Jem Cohen

Jem Cohen – Buried in Light (1994)

“A meditation on history, memory, and change in Central and Eastern Europe, Buried in Light is a non-narrative journey, a cinematic collage. Cohen’s “search for images” began at a time of extraordinary flux, as the Berlin Wall was dismantled—opening borders yet ushering in a nascent wave of consumer capitalism. What he saw struck him as a profound paradox: the moment Eastern Europe was revealed was simultaneously the moment it was hidden by the blinding light of commercialism. Cohen’s images are neither the tourist’s roster of picturesque vistas and monuments, nor the mass media’s definitive catalog of dramatic moments. Instead, he focuses on details, ordinary objects, and forgotten places—filming daily life as seen on the street.”
—Linda Dubler, Art at the Edge (Atlanta: High Museum of Art) Read More »

Jem Cohen – Chain (2004)

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“Jem Cohen’s Chain is a hypnotic, highly original piece about what
it’s like to live in the new global corporate landscape.”

Daily Telegraph
“Dreamlike… transforms a mundane world into something strange and
new… formidable power… fierce political intelligence.”

Village Voice

Synopsis:
As regional character disappears and corporate culture homogenizes our surroundings, it’s increasingly hard to tell where you are. In Chain, malls, theme parks, hotels and corporate centers worldwide are joined into one monolithic contemporary “superlandscape” that shapes the lives of two women caught within it. One is a corporate businesswoman set adrift by her corporation while she researches the international theme park industry. The other is a young drifter, living and working illegally on the fringes of a shopping mall. Cohen contrives to turn the entire planet into a stretch of New Jersey commercial property–a universe that feels entirely real yet has the distinct smack of J.G. Ballard otherness. Read More »

Jem Cohen – Museum Hours (2012)

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Quote:
Acclaimed filmmaker Jem Cohen’s new feature, Museum Hours, is a mesmerizing tale of two adrift strangers who find refuge in Vienna’s grand Kunsthistorisches Art Museum. Johann, a museum guard, spends his days silently observing both the art and the visitors. Anne, suddenly called to Vienna from overseas, has been wandering the city in a state of limbo. A chance meeting sparks a deepening connection that draws them through the halls of the museum and the streets of the city. The exquisitely photographed Museum Hours is an ode to the bonds of friendship, an exploration of an unseen Vienna, and the power of art to both mirror and alter our lives. Read More »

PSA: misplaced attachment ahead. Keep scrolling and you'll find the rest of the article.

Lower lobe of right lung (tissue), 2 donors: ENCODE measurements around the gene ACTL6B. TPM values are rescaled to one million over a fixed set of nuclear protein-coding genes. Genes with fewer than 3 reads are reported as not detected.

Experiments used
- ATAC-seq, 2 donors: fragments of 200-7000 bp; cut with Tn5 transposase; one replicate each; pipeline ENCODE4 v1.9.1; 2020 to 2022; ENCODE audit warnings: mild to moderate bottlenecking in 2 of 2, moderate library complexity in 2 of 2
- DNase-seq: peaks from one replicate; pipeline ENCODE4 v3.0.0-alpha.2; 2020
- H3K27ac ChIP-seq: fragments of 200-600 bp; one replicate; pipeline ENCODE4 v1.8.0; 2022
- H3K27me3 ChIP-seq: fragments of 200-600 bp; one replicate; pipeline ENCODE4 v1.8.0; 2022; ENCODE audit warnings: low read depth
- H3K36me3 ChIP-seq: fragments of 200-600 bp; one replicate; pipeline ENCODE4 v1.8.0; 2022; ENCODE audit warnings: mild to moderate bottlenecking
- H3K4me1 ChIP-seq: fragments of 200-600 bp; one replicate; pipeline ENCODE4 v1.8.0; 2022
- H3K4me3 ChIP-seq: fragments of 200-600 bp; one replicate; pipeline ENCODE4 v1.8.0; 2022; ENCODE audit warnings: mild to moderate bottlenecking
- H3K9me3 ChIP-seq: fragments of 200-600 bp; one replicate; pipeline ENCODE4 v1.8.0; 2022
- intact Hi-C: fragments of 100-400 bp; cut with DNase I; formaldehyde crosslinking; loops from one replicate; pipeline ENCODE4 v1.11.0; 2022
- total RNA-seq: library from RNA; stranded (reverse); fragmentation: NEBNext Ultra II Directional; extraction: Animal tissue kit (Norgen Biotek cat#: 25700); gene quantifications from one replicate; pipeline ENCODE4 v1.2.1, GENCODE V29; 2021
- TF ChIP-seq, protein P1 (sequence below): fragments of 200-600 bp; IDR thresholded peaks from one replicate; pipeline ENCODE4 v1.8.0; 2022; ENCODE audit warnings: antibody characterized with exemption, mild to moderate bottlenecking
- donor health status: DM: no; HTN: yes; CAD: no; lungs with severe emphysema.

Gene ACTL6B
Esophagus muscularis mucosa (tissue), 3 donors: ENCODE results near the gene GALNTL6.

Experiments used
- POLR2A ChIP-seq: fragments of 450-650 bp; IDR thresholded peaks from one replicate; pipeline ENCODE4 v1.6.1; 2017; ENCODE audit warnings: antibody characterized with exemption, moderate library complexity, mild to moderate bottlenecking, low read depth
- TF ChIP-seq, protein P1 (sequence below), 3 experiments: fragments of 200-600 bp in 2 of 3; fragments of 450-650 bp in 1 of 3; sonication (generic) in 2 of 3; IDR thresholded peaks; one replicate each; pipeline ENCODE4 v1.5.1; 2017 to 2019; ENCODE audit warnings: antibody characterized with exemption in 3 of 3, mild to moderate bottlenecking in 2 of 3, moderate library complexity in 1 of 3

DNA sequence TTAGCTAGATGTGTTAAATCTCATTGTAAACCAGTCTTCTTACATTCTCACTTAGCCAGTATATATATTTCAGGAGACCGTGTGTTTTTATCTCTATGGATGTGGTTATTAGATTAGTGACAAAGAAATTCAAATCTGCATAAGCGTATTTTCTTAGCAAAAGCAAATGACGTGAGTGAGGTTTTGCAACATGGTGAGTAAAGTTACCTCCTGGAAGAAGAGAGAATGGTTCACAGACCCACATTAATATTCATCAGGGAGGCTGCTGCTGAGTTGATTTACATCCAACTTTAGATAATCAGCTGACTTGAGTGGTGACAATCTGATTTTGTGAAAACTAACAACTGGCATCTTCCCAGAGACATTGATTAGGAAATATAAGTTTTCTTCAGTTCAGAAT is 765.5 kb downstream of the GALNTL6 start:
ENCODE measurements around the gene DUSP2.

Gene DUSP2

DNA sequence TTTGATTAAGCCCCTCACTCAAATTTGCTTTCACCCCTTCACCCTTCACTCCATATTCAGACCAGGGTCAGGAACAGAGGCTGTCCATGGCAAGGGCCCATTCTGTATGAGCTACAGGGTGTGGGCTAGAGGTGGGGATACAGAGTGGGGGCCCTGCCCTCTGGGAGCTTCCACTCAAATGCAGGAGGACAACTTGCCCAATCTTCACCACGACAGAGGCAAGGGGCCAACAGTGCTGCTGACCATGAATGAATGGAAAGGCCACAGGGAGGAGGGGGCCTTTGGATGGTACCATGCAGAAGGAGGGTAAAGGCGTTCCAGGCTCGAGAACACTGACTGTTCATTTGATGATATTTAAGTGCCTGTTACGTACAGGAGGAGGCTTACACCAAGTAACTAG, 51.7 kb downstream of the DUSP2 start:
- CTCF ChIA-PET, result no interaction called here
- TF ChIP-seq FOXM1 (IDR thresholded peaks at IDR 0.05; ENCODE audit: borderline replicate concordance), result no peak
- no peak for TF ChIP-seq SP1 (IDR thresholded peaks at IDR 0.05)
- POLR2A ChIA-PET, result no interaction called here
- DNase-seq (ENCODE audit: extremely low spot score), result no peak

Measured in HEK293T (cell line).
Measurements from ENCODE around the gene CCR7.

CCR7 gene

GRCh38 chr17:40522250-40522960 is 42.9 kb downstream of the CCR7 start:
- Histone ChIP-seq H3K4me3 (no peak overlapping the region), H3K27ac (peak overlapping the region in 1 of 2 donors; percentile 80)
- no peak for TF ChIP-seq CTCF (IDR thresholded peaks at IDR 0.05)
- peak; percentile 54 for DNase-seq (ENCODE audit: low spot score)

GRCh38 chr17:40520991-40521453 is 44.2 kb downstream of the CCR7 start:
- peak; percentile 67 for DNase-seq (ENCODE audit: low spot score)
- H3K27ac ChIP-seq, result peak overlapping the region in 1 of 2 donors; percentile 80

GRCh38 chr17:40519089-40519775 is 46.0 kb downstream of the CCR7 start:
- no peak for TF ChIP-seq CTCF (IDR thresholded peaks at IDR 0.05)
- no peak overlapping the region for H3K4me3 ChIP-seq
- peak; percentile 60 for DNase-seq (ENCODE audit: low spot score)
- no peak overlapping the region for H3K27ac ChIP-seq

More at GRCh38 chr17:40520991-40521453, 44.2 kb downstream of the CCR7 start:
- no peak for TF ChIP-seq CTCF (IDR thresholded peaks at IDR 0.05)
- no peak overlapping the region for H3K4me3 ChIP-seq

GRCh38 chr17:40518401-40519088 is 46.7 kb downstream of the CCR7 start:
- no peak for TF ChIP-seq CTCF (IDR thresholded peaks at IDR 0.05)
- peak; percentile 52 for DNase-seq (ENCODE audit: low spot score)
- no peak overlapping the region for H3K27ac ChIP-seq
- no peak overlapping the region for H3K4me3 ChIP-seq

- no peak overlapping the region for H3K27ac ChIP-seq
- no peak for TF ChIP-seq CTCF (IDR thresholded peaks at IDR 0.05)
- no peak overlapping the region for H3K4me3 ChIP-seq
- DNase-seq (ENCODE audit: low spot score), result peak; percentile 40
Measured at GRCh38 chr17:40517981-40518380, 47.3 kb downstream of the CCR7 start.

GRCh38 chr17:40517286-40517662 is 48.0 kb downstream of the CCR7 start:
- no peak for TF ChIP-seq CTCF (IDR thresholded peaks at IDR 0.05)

Jem Cohen – This Is a History of New York (1987)

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One of Jem Cohens first films (his third), conducted on Super 8 camera in 1987-88, consisting of impressionistic shots of urban development and decay. An impressive short piece (not least considering its year of production!) pointing ahead to his masterful ‘Lost book found’. Read More »

Jem Cohen – Museum Hours (2012)

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IMDB:
When a Vienna museum guard befriends an enigmatic visitor, the grand Kunsthistorisches Art Museum becomes a mysterious crossroads which sparks explorations of their lives, the city, and the ways artworks reflect and shape the world. Read More »

Jem Cohen – Just Hold Still (1989)

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Quote:
In his New York City landscape, Cohen finds inspiration in disturbance. Looking to life for rhythm and to architecture for state of mind, he locates simple mysteries. Just Hold Still is comprised of an interconnected series of short works and collaborations that explore the gray area between documentary, narrative, and experimental genres.

The first part concerns a personal, poetic approach to narrative and includes 4:44 (From Her House Home), Never Change (with Blake Nelson), Love Teller (with Ben Katchor), and Light Years. The second part involves hybridized use of verité footage and the confrontation of documentary concerns with the music video format and includes Selected City Films, Glue Man (with Ian MacKaye), and Talk about the Passion (with R.E.M). The work can be considered as a whole, or each piece in the project can be viewed (and rented) as a separate entity. Read More »

Jem Cohen – Drink Deep (1992)

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Quote:
Drink Deep is a lyrical vision of friendship, hidden secrets, and desires. Cohen uses several types of film image to add texture to the layered composition. Beautiful shades of grey, silver, black and blue echo the water, reminiscent of early photography and silverprints. Cohen says, “The piece was constructed primarily from footage I’d shot of skinnydippers at swimming holes in Georgia and rural Pennsylvania. It’s about water and memory and stories just submerged. It is also, in part, a response to thinking about censorship. I would say that Drink Deep is both unabashedly and deceptively romantic. Surface, flow, and undertow. What looks like paradise is always paradise lost.”

Music composed by Stephen Vitiello and performed with Gabriel Cohen and Mary Wooten. Read More »